Activists Rally for the Removal of lead pipes in Chicago and strong EPA rules: ‘It’s a harsh reality we’re facing daily’

When Sukky Bleck’s infant son was diagnosed last year with bilateral hydronephrosis, a condition preventing urine from draining from the kidney into the bladder, she started questioning herself. [Chicago Tribune]

“Was it something I did? What did I do wrong? How can I fix it,” the 27-year-old Southeast Side resident said.

Bleck said she soon became haunted by whether lead-contaminated drinking water might have contributed to his condition. While kidney damage from lead exposure is uncommon in the United States, according to the National Kidney Foundation, lead found in drinking water has been proven to cause kidney damage on rare occasions, usually after many years of exposure.

“I shouldn’t have to stockpile cases of water for my children’s home. No parent should,” she said. “The lead pipe crisis is not just a statistic. It’s a harsh reality we’re facing daily. Our children, our future are at risk.”

Bleck joined about 50 other environmental activists, teachers and politicians at a rally Wednesday afternoon in Daley Plaza, calling for the removal of lead pipes in Chicago and a robust Lead and Copper Rule Improvements policy from the Environmental Protection Agency, which will likely be released later this month.

A decade into the work, Chicago is finally taking out toxic lead pipes when it replaces water mains ]

Activists carried signs saying “Let’s get the lead out, Chicago” and chanted “these lead pipes have got to go.” One person dressed in a toxic lead pipe costume, featuring a bright orange and yellow danger sign.

“This rule can potentially help us get the lead lines out faster and more equitably. And this means that we can help put our front-line communities at the front of the line to get their lead pipes out and get safe, clean drinking water,” said Angela Guyadeen, director of the Natural Resources Defense Council’ Safe Water Initiative.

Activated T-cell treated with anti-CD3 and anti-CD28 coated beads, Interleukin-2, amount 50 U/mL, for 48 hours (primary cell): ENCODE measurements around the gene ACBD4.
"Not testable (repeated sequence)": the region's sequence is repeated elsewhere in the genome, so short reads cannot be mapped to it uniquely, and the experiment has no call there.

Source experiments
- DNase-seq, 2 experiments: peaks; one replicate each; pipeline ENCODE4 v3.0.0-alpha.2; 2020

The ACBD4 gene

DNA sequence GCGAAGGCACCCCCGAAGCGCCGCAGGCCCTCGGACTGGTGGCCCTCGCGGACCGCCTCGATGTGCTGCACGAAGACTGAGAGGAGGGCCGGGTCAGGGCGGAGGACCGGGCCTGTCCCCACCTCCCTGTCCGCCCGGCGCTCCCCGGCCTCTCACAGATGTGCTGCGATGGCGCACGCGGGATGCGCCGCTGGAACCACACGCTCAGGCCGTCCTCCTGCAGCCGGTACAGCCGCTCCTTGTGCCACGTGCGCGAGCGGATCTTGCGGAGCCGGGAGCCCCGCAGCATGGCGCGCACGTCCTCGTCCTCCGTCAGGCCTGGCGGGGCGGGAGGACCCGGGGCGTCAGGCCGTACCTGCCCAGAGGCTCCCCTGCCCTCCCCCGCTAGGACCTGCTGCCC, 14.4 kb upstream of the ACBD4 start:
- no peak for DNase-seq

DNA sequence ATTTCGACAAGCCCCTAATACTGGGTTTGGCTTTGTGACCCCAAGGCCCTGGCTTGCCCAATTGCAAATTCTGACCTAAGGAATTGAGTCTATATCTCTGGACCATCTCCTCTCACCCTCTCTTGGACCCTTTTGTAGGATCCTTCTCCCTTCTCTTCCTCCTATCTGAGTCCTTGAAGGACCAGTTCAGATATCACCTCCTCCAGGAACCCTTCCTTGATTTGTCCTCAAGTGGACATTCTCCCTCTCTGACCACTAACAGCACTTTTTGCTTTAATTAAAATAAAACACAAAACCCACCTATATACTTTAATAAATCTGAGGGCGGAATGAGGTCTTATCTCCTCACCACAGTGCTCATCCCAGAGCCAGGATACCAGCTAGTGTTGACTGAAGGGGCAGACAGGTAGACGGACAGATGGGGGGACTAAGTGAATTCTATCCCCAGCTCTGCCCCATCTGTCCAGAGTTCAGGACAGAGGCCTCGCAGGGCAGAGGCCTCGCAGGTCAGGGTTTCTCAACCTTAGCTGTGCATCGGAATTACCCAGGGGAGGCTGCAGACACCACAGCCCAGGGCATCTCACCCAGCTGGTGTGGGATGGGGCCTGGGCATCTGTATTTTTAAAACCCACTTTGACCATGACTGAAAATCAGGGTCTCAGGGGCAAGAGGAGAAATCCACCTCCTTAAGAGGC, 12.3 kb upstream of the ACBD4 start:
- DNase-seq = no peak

Debra Shore, regional administrator for the EPA’s office in Chicago, said the new lead rule would prioritize proactive lead service line replacement, strengthen compliance tap sampling and reduce complexity of the regulation.

Utility groups estimate that Illinois leads the country with roughly 400,000 lead service lines, connecting homes and two-flats to municipal water systems. Chicago’s plumbing code required using the toxic metal until 1986, decades after most other major U.S. cities banned it. A 2018 Chicago Tribune analysis found that lead in tap water is a danger throughout Illinois, and that more than 80% of Illinoisans live in a community where lead was detected during the previous six years.

Brain-damaging lead found in tap water from most Illinois communities during the past 6 years, Tribune analysis finds ]

Angela Tovar, the city’s chief sustainability officer, said Mayor Brandon Johnson’s administration is committed to removing lead pipes so Chicagoans can “drink water from the tap without worry.” She also called for more federal funding to support getting rid of lead service lines, a process she said would create jobs.

“We know that lead disproportionately impacts Black and brown communities,” she said. “We need to do better; we need to expand on the programs that we have as a city.”

President Joe Biden’s administration released a plan in 2021 to remove the nation’s 9.2 million lead pipes within 10 years, setting aside $15 billion from the infrastructure law to replace them. Illinois received about $230 million from that program this year. The city is borrowing another $336 million through a low-interest federal loan program for water projects.

“We need more though,” said Ram Villivalam, a democratic state senator representing the Northwest Side and northwest suburbs.

Villivalam said when his son was 3-years-old he experienced high lead levels, something he called a “heartbreaking moment.” Ingesting even tiny concentrations of lead can permanently damage the developing brains of children and contribute to heart disease, kidney failure and other health problems later in life.

“We cannot have our youth having their global development in jeopardy by having lead service lines in our city, in our county, in our state,” he said. “I’m going to work with you all at the state level to do whatever it takes to get the funding we need to replace these lead service lines and do it faster than we put forth before.”

At the rally, Samuel Corona, an organizer with the justice collective Bridges//Puentes, held up a bottle which he said contained tap water from a home on the Southeast Side with 1,100 ppb of lead — about 73 times the EPA’s action level of 15 ppb.

“This is what our kids are possibly brushing their teeth, drinking water or anything like that,” Corona said.

“My community is tired,” he added. “All we’re asking for are three basic rights. The right to clean water to drink, clean air to breathe, clean soil to plant our roots and let our families grow.”